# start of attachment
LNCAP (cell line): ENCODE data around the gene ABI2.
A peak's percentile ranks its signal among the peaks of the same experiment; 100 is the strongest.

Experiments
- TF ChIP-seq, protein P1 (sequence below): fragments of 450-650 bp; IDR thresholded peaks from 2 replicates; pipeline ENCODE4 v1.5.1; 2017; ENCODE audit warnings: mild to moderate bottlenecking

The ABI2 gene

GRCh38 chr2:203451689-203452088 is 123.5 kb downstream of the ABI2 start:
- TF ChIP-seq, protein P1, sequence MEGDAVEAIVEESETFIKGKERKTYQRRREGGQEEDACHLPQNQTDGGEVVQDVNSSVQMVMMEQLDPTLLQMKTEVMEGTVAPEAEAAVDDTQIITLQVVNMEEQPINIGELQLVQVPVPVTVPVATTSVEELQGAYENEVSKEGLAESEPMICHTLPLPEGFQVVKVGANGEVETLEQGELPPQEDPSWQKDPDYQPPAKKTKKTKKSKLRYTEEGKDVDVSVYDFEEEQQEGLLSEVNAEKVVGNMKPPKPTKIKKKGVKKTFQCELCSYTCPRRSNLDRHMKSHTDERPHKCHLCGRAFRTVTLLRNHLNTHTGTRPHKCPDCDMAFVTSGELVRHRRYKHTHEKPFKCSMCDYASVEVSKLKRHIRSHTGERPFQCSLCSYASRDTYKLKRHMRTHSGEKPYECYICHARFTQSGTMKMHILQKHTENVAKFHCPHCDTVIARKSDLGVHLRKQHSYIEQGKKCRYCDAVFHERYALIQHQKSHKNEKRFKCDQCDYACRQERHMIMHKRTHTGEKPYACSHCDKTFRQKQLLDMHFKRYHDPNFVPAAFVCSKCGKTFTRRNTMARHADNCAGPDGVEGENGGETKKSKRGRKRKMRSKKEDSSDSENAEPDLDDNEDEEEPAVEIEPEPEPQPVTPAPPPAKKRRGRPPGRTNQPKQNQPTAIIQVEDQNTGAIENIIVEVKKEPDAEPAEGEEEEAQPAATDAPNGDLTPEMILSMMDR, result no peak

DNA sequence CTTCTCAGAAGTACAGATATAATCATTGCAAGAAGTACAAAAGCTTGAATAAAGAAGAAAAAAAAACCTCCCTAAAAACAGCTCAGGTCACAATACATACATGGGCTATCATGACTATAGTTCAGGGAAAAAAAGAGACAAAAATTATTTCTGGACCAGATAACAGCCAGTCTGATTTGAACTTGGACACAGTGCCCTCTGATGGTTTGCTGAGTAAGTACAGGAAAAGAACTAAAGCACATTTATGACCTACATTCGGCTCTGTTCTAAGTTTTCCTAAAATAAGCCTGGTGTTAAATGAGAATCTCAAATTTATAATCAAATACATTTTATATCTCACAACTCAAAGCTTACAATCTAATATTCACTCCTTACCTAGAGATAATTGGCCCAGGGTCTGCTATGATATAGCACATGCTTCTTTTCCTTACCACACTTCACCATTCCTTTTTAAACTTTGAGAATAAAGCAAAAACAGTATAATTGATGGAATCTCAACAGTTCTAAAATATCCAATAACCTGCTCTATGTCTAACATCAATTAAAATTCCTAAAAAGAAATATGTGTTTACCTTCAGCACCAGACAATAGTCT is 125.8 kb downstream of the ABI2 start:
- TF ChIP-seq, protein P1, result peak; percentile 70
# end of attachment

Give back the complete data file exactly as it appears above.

LNCAP (cell line): ENCODE data around the gene ABI2.
A peak's percentile ranks its signal among the peaks of the same experiment; 100 is the strongest.

Experiments
- TF ChIP-seq, protein P1 (sequence below): fragments of 450-650 bp; IDR thresholded peaks from 2 replicates; pipeline ENCODE4 v1.5.1; 2017; ENCODE audit warnings: mild to moderate bottlenecking

The ABI2 gene

GRCh38 chr2:203451689-203452088 is 123.5 kb downstream of the ABI2 start:
- TF ChIP-seq, protein P1, sequence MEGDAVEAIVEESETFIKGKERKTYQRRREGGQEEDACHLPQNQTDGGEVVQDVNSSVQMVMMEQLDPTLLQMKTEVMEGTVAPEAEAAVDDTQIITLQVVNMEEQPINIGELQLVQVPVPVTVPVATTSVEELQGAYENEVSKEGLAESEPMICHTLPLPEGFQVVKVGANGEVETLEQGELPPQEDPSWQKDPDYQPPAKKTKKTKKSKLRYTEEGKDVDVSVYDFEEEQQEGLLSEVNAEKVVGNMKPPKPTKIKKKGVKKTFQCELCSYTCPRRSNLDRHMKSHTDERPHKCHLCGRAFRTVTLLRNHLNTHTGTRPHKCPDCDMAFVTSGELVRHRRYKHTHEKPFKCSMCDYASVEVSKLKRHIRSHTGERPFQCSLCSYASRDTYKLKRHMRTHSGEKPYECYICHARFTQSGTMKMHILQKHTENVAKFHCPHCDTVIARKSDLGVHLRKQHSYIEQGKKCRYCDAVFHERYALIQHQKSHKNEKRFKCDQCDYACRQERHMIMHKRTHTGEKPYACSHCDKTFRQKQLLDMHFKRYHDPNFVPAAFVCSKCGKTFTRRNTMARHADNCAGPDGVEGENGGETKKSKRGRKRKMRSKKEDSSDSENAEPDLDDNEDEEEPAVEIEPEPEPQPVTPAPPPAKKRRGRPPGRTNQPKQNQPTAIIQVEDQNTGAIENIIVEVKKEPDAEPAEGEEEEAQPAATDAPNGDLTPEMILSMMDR, result no peak

DNA sequence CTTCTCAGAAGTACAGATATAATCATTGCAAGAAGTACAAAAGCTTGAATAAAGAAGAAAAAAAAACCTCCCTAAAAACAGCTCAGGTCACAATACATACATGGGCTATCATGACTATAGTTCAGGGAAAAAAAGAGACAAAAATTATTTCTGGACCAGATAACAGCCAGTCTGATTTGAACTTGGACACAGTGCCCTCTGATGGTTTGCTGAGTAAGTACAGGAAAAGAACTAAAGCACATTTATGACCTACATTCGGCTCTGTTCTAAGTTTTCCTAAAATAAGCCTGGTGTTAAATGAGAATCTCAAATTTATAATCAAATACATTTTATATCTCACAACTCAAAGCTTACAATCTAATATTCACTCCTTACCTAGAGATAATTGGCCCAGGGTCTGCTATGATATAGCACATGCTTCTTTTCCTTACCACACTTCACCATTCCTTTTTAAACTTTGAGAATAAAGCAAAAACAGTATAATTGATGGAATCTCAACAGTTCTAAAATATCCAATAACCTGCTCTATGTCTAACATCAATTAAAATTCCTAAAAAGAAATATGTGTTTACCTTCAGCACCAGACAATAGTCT is 125.8 kb downstream of the ABI2 start:
- TF ChIP-seq, protein P1, result peak; percentile 70